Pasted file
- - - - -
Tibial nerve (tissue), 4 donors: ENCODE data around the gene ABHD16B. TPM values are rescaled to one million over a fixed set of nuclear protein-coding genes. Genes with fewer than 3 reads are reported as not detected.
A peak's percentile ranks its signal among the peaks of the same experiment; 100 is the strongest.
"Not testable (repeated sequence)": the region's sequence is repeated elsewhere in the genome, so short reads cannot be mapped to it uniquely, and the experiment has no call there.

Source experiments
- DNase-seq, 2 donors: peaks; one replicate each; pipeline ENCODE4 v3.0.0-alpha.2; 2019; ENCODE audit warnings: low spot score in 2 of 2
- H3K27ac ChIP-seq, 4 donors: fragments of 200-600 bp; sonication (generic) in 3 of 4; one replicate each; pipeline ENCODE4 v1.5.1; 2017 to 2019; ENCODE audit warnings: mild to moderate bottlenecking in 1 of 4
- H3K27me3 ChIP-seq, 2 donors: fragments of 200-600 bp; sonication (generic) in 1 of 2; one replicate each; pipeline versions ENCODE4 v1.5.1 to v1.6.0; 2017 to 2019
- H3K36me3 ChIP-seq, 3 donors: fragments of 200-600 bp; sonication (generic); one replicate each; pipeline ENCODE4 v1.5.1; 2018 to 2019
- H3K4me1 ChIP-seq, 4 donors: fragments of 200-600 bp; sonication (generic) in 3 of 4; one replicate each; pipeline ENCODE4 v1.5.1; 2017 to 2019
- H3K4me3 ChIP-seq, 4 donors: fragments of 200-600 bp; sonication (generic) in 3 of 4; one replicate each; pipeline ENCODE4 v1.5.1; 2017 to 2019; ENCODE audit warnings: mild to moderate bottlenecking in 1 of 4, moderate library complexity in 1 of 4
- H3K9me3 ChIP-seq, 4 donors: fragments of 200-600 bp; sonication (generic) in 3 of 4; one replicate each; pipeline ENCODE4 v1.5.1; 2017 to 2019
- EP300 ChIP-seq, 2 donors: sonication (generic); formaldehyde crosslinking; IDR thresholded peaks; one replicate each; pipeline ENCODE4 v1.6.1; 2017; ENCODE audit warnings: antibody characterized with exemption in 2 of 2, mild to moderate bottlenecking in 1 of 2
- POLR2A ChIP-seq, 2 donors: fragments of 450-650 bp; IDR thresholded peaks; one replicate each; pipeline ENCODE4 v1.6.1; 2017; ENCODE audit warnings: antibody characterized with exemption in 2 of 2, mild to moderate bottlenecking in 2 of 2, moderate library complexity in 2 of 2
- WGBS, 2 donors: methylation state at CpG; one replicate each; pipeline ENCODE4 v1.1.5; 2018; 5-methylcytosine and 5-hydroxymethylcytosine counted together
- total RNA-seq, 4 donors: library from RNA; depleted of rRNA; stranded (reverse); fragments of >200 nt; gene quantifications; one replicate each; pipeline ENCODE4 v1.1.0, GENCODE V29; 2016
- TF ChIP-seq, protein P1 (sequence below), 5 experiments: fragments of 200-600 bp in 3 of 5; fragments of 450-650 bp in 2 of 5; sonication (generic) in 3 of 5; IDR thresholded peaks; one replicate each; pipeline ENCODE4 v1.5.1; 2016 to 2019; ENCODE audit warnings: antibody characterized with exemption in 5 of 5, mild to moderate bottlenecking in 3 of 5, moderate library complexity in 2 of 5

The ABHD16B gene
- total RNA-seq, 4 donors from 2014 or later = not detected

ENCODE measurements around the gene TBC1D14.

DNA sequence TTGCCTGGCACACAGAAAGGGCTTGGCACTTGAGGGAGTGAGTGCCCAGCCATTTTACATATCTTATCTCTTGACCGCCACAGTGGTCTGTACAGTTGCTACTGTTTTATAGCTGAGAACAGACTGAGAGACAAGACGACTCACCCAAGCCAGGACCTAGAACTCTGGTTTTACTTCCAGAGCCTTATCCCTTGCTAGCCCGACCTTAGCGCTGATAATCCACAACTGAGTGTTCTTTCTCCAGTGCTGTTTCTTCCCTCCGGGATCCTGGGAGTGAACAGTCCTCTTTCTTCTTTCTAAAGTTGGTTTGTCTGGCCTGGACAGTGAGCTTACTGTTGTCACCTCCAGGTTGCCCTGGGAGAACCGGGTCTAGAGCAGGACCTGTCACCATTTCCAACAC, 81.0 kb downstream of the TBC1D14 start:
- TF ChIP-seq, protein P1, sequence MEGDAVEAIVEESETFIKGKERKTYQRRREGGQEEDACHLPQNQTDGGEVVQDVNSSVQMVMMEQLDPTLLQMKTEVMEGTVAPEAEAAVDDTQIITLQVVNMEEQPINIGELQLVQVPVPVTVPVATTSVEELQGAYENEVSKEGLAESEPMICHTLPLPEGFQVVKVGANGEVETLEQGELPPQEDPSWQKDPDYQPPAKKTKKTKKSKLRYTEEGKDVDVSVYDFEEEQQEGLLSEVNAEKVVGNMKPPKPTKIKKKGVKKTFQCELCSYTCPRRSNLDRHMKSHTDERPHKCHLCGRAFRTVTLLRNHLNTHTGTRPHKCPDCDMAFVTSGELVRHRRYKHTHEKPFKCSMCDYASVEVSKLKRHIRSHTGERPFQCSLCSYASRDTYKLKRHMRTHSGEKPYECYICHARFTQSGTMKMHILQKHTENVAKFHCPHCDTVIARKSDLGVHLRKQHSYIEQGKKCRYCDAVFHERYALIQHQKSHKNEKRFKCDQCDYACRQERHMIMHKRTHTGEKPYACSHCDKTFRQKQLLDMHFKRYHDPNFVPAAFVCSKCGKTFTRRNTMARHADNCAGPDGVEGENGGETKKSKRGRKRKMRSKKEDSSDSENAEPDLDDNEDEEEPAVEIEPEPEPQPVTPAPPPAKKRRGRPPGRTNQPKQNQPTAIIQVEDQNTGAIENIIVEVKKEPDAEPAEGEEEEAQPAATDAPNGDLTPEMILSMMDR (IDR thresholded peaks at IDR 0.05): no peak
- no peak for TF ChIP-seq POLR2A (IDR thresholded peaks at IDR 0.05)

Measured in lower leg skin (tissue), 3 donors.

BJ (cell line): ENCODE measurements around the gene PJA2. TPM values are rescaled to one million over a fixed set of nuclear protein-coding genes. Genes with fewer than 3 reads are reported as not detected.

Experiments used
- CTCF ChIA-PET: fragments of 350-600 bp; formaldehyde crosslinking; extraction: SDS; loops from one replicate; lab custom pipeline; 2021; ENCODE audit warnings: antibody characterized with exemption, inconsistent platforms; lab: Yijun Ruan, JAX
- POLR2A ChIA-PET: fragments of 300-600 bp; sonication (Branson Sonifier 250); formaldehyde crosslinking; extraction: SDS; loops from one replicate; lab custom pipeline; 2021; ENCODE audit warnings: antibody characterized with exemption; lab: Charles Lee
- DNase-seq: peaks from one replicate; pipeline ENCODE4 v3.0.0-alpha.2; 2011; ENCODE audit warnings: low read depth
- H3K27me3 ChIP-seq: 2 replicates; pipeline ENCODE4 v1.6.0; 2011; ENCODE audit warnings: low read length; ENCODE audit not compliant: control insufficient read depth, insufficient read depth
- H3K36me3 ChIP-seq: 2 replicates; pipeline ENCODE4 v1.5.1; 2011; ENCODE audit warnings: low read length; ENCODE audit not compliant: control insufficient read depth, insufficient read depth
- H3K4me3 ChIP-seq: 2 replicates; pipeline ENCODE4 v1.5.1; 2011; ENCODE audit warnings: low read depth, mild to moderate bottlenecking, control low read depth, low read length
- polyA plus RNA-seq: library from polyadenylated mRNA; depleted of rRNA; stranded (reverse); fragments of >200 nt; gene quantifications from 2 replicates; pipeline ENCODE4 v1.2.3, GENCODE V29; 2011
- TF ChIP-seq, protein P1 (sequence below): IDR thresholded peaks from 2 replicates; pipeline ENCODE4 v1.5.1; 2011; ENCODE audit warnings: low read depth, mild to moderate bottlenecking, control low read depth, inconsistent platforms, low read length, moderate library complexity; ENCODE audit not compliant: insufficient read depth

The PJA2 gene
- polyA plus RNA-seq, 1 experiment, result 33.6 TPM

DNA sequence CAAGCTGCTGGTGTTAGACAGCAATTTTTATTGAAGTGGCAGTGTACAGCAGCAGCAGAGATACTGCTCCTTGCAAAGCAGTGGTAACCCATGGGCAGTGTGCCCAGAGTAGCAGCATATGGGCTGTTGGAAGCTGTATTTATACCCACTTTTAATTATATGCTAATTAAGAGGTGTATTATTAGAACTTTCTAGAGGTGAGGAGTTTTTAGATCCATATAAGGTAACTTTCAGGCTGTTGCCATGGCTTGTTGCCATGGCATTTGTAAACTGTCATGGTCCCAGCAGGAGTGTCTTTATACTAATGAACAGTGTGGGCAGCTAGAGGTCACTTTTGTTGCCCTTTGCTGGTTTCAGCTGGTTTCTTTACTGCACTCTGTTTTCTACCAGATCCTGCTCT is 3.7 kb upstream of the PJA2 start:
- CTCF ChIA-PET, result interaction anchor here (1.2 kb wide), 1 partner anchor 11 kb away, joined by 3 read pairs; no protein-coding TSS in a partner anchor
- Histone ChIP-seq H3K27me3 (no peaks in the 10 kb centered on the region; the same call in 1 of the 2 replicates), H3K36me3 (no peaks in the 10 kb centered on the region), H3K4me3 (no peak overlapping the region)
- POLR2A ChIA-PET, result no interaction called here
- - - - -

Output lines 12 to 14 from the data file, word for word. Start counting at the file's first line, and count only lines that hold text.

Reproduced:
- EP300 ChIP-seq, 2 donors: sonication (generic); formaldehyde crosslinking; IDR thresholded peaks; one replicate each; pipeline ENCODE4 v1.6.1; 2017; ENCODE audit warnings: antibody characterized with exemption in 2 of 2, mild to moderate bottlenecking in 1 of 2
- POLR2A ChIP-seq, 2 donors: fragments of 450-650 bp; IDR thresholded peaks; one replicate each; pipeline ENCODE4 v1.6.1; 2017; ENCODE audit warnings: antibody characterized with exemption in 2 of 2, mild to moderate bottlenecking in 2 of 2, moderate library complexity in 2 of 2
- WGBS, 2 donors: methylation state at CpG; one replicate each; pipeline ENCODE4 v1.1.5; 2018; 5-methylcytosine and 5-hydroxymethylcytosine counted together